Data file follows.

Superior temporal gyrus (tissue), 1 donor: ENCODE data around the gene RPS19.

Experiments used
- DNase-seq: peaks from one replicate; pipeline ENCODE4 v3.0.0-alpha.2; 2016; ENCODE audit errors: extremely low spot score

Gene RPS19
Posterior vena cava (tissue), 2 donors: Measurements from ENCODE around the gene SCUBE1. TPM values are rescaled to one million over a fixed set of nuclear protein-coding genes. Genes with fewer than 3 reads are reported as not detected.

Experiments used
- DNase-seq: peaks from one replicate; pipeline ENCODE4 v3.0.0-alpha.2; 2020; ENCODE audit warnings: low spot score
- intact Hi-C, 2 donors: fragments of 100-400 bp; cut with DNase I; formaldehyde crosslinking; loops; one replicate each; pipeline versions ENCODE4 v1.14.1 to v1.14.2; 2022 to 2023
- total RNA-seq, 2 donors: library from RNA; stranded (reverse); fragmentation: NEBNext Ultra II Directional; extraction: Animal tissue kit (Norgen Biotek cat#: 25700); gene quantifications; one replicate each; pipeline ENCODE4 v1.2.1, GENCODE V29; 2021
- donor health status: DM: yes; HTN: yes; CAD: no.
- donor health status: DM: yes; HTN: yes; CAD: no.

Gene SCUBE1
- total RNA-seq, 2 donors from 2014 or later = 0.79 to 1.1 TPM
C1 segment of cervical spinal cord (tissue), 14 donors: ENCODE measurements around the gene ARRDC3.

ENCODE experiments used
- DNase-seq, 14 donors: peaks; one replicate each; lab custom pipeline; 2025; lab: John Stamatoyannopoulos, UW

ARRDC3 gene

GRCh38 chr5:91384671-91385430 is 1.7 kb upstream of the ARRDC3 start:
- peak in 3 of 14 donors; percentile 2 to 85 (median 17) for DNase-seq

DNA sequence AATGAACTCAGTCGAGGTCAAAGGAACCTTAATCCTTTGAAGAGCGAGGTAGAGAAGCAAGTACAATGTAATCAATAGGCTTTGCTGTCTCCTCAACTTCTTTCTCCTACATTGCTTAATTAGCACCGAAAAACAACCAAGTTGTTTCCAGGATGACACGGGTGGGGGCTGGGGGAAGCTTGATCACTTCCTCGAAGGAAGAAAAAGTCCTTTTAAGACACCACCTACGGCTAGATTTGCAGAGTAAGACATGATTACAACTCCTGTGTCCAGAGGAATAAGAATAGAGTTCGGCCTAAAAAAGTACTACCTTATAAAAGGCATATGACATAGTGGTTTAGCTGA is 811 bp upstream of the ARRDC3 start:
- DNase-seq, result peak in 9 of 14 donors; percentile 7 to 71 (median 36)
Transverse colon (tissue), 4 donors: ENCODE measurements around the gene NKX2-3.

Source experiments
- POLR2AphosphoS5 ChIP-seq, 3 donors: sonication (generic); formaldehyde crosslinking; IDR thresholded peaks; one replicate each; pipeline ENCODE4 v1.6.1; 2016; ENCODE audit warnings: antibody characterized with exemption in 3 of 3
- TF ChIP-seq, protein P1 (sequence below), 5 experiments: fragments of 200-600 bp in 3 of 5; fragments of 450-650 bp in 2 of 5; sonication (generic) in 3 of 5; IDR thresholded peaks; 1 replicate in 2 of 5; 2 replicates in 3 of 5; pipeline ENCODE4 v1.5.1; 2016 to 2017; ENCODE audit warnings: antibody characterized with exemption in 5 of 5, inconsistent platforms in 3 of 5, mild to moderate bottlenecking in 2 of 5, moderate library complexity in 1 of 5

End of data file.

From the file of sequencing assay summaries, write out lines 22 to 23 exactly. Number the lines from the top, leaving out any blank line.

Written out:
Transverse colon (tissue), 4 donors: ENCODE measurements around the gene NKX2-3.

Source experiments